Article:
“In my opinion motivation is a very negative energy,” Humayun said. “Motivation is what can make you get started but this is not what can keep you going. It is routine that is more important and that is what worked for me.”
But motivation worked hugely in case of Sajad Ahmad, a resident of Sholipora (Budgam), who finally made it to KAS in the third attempt. Schooled from Islamic Educational Institute and Rural Mission Public School, Budgam, Sajad graduated from Government Degree College, Bemina and did his masters in biochemistry from the University of Kashmir. He eventually became a school teacher.
“I started preparing for KAS in 2011, and in 2012, I qualified for an interview but didn’t get through it and then in 2013, I reappeared in the examinations but failed,” Sajad said. “Finally in my 3rd attempt in 2014, I made it after taking Urdu as an optional subject,” Sajad said the ICP’s contribution in his career was the fantastic mock interviews they conducted.
Lateef is another KAS entrant. A resident of Dogripora, Awantipora. He belongs to a middle-class background whose schooling took place from Bijbihara. A forestry post-graduate from the SKUAST, he qualified NET/JRF in Sociology and then attempted KAS in 2013 but couldn’t make it. In the second attempt, he got the twentieth position.
A peasant’s son, Lateef sees his cousin, Manzoor Ahmad Khan, a zonal educational officer, as his inspiration. He was already a forester.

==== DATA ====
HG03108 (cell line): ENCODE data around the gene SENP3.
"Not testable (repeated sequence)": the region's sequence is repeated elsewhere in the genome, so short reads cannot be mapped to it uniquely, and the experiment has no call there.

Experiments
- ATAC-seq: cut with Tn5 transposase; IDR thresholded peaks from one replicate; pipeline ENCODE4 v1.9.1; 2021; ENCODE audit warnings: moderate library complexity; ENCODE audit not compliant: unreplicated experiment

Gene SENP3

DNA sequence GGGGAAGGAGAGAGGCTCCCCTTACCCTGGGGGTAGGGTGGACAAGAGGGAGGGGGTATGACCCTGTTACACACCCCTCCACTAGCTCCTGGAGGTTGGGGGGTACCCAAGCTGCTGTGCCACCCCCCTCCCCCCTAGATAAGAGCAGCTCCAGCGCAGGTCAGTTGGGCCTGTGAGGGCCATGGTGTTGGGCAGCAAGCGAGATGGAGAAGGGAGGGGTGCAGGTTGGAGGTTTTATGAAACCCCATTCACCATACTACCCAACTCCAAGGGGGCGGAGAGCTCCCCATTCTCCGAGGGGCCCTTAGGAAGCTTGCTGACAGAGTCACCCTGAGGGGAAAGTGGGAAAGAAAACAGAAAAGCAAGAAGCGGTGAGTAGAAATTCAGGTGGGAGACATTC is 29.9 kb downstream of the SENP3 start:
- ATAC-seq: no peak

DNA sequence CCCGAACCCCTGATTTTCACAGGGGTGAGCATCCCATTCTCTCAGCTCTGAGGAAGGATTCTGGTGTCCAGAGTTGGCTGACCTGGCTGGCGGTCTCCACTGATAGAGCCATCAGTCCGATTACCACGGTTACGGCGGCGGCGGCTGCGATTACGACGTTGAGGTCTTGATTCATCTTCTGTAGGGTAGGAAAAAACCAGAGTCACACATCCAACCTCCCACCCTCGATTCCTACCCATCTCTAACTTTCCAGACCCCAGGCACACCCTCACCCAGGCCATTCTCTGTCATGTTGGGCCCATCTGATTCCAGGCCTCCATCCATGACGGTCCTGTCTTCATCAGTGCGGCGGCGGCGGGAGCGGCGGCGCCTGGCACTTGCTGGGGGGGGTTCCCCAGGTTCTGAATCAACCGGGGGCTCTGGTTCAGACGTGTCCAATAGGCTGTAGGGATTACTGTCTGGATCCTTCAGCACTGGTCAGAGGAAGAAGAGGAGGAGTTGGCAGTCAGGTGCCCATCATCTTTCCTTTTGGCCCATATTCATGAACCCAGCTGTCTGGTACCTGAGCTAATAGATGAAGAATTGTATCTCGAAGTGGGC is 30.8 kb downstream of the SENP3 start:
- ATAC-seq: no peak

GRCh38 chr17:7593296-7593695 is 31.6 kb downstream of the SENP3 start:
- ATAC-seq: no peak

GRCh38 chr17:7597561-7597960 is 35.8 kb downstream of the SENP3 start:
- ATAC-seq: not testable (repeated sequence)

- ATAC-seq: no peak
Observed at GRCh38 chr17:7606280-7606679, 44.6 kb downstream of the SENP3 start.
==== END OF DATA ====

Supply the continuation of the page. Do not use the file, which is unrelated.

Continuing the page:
“I was a resident at ICP for 18 months. They provided me with a great environment which is really a bonus point for a student who wants to qualify KAS,” Lateef said. “Those who guided me throughout included Shahnawaz Sahab, Shah Faisal and Mir Sir.”
What makes ICP an interesting initiative is that the individuals behind it are the teachers too. Basically, an initiative of Abdul Gani Mir, an IPS officer, currently heading state police intelligence, he is supported by IAS’s 2010 topper Dr Shah Faisal, Waheed Ahmad Shah, KPS, Syed Shahnawaz, KAS, and Aziz Ahmad, KAS.
“We have evolved a model,” Shahnawaz said. “Initially, we taught the first batch and when some of them cracked the examination, they also pitched it and then the series of next batches would contribute their bit.” In the last three years, the Residents at ICP would teach the newcomers and the process is still in place, he said.
The initiative was less expensive a few years back when the managers would hire a building deep inside, off track and it would not cost much. But for lack of access and supervision, they decided to get it closer to Lal Chowk and make it accessible to the students and the faculty. That has almost tripled the cost which, by no way, has crossed a million rupees a year, insiders said.
Initially, ICP would take less than 25 but now they go up to 30 and even more because it has adequate boarding and lodging facility. However, the lodging is for males only though females have been joining the classes and facing mock interviews in good numbers. It has a good library as well. In 2012, the ICP became a Trust.
Since the percentage of candidates getting into the KAS-KPS from Kashmir has remained historically low, ICP members say it is the lack of awareness and participation. In every examination, one member said, applications from Kashmir are normally one-third as two-thirds come from the Jammu region. “It is low participation from Kashmir and not the low success ratio,” Shahnawaz said. “Women participation is all the lower indicating a very low awareness level.”